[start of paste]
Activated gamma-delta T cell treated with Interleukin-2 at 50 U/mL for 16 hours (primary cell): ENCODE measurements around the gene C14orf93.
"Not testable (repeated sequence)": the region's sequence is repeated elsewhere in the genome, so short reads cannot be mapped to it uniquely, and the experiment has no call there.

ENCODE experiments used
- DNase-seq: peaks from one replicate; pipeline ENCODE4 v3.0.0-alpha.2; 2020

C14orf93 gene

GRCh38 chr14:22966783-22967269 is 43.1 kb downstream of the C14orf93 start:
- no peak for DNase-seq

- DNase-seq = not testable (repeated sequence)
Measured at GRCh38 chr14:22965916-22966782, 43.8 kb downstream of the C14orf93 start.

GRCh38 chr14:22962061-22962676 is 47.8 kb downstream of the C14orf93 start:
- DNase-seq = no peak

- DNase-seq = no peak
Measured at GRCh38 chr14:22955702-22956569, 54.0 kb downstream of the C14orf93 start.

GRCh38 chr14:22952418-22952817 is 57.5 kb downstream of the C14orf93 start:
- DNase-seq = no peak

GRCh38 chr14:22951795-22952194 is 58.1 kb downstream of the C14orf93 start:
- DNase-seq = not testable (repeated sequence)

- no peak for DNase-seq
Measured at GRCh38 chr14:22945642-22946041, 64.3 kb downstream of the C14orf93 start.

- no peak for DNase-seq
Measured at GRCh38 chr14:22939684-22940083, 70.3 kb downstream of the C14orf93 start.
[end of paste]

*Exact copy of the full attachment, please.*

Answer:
Activated gamma-delta T cell treated with Interleukin-2 at 50 U/mL for 16 hours (primary cell): ENCODE measurements around the gene C14orf93.
"Not testable (repeated sequence)": the region's sequence is repeated elsewhere in the genome, so short reads cannot be mapped to it uniquely, and the experiment has no call there.

ENCODE experiments used
- DNase-seq: peaks from one replicate; pipeline ENCODE4 v3.0.0-alpha.2; 2020

C14orf93 gene

GRCh38 chr14:22966783-22967269 is 43.1 kb downstream of the C14orf93 start:
- no peak for DNase-seq

- DNase-seq = not testable (repeated sequence)
Measured at GRCh38 chr14:22965916-22966782, 43.8 kb downstream of the C14orf93 start.

GRCh38 chr14:22962061-22962676 is 47.8 kb downstream of the C14orf93 start:
- DNase-seq = no peak

- DNase-seq = no peak
Measured at GRCh38 chr14:22955702-22956569, 54.0 kb downstream of the C14orf93 start.

GRCh38 chr14:22952418-22952817 is 57.5 kb downstream of the C14orf93 start:
- DNase-seq = no peak

GRCh38 chr14:22951795-22952194 is 58.1 kb downstream of the C14orf93 start:
- DNase-seq = not testable (repeated sequence)

- no peak for DNase-seq
Measured at GRCh38 chr14:22945642-22946041, 64.3 kb downstream of the C14orf93 start.

- no peak for DNase-seq
Measured at GRCh38 chr14:22939684-22940083, 70.3 kb downstream of the C14orf93 start.